Freshman Democratic Rep. Alexandria Ocasio-Cortez (N.Y.) is upset that she has 66 different insurance plans to choose from. Meanwhile, government over-regulation of the health care industry has left many Americans with only one.
Sunday night, Ocasio-Cortez took to Twitter to lament that, since she serves in Congress, she too many complex health insurance plans to choose from in picking out coverage.
"Members of Congress also have to buy their plans off the exchange," the freshman legislator explained, noting that the plans are partially subsidized by taxpayer money. "That means I get to 'choose' btwn 66 complex financial products," she continued "This is absurd. No person should go without healthcare, & no one should go through this, either."
She went on to add that, while she was "VERY thankful" to have health insurance, "it is a moral outrage that it took me *getting elected to Congress* for that to happen" and that the U.S. needs to implement Medicare for All in order to set things right and "become an advanced society."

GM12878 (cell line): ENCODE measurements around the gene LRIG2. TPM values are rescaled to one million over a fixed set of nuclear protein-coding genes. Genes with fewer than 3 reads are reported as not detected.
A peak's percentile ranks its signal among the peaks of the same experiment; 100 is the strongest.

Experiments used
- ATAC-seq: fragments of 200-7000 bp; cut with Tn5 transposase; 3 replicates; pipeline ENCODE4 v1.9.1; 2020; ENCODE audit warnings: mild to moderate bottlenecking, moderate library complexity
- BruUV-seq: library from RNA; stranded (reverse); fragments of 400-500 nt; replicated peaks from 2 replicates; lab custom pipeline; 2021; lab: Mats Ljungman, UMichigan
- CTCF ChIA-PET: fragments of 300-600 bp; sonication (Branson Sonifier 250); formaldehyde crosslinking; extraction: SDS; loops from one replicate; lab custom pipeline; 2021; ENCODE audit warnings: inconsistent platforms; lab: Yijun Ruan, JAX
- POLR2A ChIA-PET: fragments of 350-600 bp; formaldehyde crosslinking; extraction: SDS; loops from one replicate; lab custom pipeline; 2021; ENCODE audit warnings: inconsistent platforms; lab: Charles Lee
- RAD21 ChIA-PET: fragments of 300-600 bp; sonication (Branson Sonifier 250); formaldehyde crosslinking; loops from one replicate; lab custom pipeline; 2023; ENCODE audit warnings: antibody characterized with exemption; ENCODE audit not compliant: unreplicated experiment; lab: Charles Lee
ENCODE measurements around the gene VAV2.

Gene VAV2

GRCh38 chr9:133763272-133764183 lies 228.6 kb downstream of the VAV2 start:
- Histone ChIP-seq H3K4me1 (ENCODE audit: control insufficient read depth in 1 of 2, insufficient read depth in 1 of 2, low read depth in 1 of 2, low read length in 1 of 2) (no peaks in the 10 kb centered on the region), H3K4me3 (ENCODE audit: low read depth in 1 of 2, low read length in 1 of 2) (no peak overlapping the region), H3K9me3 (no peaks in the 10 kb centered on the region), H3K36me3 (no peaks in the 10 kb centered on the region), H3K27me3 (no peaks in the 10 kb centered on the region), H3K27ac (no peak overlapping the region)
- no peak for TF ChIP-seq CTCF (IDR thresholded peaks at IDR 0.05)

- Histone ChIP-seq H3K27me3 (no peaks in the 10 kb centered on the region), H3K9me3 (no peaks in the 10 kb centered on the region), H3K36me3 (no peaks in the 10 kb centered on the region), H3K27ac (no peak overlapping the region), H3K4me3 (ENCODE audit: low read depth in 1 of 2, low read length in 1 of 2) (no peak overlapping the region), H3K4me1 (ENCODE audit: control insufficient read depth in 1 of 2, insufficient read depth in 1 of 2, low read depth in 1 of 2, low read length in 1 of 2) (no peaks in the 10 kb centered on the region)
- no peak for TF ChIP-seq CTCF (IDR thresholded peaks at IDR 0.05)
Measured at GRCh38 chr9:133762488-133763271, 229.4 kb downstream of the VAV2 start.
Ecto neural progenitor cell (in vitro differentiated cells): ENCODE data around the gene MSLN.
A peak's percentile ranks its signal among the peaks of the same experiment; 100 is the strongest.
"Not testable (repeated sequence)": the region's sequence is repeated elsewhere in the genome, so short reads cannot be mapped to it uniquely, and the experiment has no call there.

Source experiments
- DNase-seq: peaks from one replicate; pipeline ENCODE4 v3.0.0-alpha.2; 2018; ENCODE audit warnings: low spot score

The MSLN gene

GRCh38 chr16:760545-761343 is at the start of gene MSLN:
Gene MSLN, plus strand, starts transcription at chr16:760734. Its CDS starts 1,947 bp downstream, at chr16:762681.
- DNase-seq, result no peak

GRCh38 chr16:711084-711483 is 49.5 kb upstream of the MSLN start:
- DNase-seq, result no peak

After getting criticized for the statements, Ocasio-Cortez responded to criticisms by saying that "Healthcare is not H&M" and that "Streamlining our system & covering more isn't a bad thing."
The congresswoman's suggestion for simplifying things — a government-run health insurance scheme — would likely do so through the destruction of the private insurance market. Back in July, she said that nobody would be "heartbroken" about such a change.
"People like their health care, they like their doctor," Ocasio-Cortez was quoted as saying. "But I'd be interested in what the public polling on Aetna would look like."
But while Ocasio-Cortez says she has too many health insurance options available to her, many Americans have faced a much different problem under the current system. After years of headlines about insurers pulling out of markets as a result of Obamacare's provisions, November figures from the Kaiser Family foundation found that 10 percent of American enrollees have a choice of only one exchange insurer for the year 2020, while 22 percent have access to just two insurers. This is despite an announcement from the administration in October that more insurers would participate in the upcoming year.
Furthermore, critics of Medicare for All proposals also point out that creating a health care market with fewer choices and less competition than already present under Obamacare would also mean a decreased quality of care for American consumers.
"What we'll be doing is all entering into a one expensive new government-run system," Sen. John Barrasso (R-Wyo.) said of Medicare for All in a July speech on the Senate floor. "Democrats' one-size-fits-all government-run approach would force all Americans to pay more through their taxes to wait longer for care that will be worse care."